Not much is known about the service of Sergeant William Bowman of the Yorkshire Regiment. However, Stuart Hodgson a volunteer at the Green Howards Museum noticed something slightly unusual when he came across a photograph of William. The second button on his tunic is covered in black material.
There is a good deal of evidence which suggests that some soldiers who had lost relatives during the war started wearing a black button on their tunic, or sometimes a button wrapped in black crepe. This was probably an un-official practice and a blind eye was turned. However, evidence in an Eastern Command Order (1593) of August 1918 states:
“Mourning wearing of, by Non-Commissioned Officers and men.
The practice by Non-Commissioned Officers and men of covering the second button of the service dress jacket with black material as a symbol of mourning is irregular and will cease forthwith. (War Office Letter No. 54/ Gen No./3025 (QMG 7) dated 19th July 1918)”
We do not know who was being mourned, but it appears that William Bowman survived the Great War.
Explore more memories from the ribbon
Margaret Carrigan visited the museum on a recent drop-in day, to tell the story of her father, 38026 Private George W Kidson of C Company, 9th Battalion Yorkshire Regiment. He enlisted in Richmond in May 1916 – but was told to return home until his call up papers arrived, which they duly did on 5th September 1916. George spent two weeks at the Depot in Richmond and then went to Hartlepool for training. One memorable incident during the night of 29th November occurred when George was on guard duty – a German Zeppelin was brought down. The war really began for George when he arrived at Canada Trench near Ypres – he recalled, “In the trenches each night we were told what to do, I was told to stand on the Fire Step. While I was there at night about 7 Germans walked past me, so near they could have picked me up, if they had seen me. I said to the Serg, “should I fire?”, he said no – not to give the position away.” Later in the year he saw action at Polygon Wood. “On Sunday 30th September we were rushed back, where a German prisoner gave himself up. He told us that the Germans were coming the next day – October 1st. I shall always remember Polygon Wood. Come they did on the Monday. Our Platoon were firing for all they were worth. My rifle was muddy, and the bolt would not work, so I took out…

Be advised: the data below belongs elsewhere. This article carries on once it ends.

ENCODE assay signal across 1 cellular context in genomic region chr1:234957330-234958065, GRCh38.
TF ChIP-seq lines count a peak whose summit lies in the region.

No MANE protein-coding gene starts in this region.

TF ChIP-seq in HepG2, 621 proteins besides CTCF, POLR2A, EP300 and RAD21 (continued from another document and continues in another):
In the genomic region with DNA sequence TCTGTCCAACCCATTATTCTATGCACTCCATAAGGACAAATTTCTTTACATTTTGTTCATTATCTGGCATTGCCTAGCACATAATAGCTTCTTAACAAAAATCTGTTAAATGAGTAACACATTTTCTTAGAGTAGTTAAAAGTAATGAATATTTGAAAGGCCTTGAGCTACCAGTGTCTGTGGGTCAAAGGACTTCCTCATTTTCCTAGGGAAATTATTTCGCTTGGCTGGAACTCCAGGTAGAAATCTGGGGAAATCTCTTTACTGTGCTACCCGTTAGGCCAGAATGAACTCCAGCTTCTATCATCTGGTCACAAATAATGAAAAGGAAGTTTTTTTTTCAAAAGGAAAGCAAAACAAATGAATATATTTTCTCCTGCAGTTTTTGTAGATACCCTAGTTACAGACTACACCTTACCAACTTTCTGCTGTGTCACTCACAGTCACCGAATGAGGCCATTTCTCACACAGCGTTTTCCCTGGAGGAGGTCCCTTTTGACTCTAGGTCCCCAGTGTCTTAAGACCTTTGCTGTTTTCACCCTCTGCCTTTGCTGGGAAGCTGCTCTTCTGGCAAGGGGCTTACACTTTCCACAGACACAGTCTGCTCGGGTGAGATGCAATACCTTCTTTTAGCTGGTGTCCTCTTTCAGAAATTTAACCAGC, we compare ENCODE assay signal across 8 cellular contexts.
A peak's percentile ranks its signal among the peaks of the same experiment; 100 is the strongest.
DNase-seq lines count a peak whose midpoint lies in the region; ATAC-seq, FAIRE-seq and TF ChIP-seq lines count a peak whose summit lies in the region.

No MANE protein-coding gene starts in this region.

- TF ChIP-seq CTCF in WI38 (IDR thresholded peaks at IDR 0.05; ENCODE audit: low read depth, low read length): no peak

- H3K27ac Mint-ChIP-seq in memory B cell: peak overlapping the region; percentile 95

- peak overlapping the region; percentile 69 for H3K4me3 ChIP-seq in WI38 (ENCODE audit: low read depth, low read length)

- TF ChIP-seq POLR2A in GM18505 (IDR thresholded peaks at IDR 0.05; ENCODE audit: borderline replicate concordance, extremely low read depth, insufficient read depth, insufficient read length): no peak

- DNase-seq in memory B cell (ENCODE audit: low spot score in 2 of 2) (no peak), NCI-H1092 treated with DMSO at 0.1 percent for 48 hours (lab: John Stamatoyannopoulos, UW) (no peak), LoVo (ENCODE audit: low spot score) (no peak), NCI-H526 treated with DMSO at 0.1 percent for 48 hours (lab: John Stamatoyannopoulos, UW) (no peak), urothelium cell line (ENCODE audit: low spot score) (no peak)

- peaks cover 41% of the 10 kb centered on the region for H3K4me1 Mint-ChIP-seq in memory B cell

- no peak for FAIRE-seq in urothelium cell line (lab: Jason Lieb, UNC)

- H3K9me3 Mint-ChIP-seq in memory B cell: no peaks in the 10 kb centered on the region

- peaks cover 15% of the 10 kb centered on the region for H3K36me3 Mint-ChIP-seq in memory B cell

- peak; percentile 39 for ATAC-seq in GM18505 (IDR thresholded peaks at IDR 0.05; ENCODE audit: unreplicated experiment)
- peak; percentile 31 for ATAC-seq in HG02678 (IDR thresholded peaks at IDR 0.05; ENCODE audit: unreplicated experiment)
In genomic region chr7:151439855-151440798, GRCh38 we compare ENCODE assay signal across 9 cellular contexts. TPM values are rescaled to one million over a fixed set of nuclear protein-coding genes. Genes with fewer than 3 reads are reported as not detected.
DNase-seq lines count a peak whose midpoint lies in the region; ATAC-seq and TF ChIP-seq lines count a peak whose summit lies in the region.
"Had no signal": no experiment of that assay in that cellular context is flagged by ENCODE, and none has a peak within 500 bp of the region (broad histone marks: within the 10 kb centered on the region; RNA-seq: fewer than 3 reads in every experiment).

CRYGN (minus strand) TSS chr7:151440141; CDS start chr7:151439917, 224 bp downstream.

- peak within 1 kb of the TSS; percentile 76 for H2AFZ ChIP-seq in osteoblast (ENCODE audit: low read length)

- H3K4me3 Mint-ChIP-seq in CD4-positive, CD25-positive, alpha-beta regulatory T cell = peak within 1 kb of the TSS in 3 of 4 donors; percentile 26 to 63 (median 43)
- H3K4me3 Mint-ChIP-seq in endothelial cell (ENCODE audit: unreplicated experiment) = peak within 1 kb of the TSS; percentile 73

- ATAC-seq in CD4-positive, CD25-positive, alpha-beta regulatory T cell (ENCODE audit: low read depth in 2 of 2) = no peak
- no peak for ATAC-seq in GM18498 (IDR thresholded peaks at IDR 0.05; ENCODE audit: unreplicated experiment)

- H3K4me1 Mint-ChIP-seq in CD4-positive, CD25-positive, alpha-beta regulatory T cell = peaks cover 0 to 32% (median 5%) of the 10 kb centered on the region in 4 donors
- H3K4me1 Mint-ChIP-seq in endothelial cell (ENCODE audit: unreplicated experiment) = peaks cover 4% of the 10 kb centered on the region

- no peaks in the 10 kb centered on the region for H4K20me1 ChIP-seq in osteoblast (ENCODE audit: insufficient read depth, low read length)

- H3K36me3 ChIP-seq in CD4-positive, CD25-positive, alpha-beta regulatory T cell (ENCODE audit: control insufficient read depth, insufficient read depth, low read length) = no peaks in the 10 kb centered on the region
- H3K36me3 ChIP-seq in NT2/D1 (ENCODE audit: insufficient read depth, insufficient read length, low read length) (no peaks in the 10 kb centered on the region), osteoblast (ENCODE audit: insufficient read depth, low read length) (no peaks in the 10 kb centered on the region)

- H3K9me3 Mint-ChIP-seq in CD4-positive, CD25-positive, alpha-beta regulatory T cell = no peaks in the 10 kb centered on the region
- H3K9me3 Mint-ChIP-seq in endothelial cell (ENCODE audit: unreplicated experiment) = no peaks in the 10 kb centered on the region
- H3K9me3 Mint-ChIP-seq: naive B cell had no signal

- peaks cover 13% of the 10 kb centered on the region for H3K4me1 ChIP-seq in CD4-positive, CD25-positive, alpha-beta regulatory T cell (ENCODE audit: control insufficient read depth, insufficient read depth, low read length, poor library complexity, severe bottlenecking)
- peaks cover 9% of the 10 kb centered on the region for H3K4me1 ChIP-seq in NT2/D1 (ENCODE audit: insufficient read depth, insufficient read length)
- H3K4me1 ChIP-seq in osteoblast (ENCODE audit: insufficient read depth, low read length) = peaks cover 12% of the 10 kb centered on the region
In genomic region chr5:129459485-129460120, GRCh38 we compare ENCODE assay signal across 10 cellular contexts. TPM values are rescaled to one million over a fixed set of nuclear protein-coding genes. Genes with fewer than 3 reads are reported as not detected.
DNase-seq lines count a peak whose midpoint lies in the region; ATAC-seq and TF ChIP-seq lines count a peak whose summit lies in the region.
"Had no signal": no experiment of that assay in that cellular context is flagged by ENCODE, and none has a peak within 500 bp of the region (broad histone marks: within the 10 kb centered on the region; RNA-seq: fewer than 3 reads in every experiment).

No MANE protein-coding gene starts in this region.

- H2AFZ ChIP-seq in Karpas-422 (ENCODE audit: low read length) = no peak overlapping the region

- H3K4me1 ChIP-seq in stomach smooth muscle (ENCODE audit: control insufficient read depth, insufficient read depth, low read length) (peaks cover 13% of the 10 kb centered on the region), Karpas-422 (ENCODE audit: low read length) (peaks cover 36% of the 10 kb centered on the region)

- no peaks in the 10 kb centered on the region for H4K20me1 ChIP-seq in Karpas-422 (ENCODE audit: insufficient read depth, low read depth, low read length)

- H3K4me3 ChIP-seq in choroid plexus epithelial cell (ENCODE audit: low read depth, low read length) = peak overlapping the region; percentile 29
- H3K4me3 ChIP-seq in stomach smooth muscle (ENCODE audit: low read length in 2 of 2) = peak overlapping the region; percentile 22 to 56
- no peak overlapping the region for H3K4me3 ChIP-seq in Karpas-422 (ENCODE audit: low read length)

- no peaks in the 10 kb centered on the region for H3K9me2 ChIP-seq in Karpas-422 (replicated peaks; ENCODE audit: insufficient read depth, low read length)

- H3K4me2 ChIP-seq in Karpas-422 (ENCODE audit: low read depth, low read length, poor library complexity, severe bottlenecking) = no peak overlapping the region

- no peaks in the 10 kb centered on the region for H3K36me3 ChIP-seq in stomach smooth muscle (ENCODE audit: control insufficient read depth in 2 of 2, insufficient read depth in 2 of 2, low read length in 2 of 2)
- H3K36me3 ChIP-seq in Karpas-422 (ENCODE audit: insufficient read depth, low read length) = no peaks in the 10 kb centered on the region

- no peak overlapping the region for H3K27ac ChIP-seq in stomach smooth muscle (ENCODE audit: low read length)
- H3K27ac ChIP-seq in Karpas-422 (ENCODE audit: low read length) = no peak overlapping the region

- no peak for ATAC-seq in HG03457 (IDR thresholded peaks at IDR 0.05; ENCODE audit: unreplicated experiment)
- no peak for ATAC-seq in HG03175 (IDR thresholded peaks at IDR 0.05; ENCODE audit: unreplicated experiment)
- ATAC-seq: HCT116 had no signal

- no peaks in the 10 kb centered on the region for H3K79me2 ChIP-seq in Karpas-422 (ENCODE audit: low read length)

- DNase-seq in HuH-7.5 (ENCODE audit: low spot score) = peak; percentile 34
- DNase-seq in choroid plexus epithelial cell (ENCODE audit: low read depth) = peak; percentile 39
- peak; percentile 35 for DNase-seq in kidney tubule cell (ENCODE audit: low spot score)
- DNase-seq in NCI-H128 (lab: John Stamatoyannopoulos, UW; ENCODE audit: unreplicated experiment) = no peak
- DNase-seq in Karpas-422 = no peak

Alyson Swift contacted us through our website to tell us about her great grandfather, John Mattison. John was from Richmond and was called up on 10th May 1917, joining the Royal Flying Corps. While he may look very smart in what is known as his ‘Maternity’ pattern tunic and side cap, Alyson wanted to draw a different aspect of his role in the First World War to our attention: “He was an entertainer in the the camp concert party. He and his party won a talent contest at the Croydon Empire Theatre. He sang ‘the Laddies who fought and won’ and ‘keep right on to the End of the Road’ for which they won 20 pound!!”
Major Harold Carey Matthews was born in 1879, son of F W W Matthews, he went on to join the 4th Battalion Green Howards where he acted as subaltern during the Second Boer War. After retiring from the military he worked for Barclays Bank at Leyburn, where his father also worked. When World War One broke out he re-enlisted with the Green Howards and was promoted to Major, on 29th August 1914. He was killed in action on the 25th April 1915 near Ypres and is buried at Sanctuary Wood Cemetery, Belgium.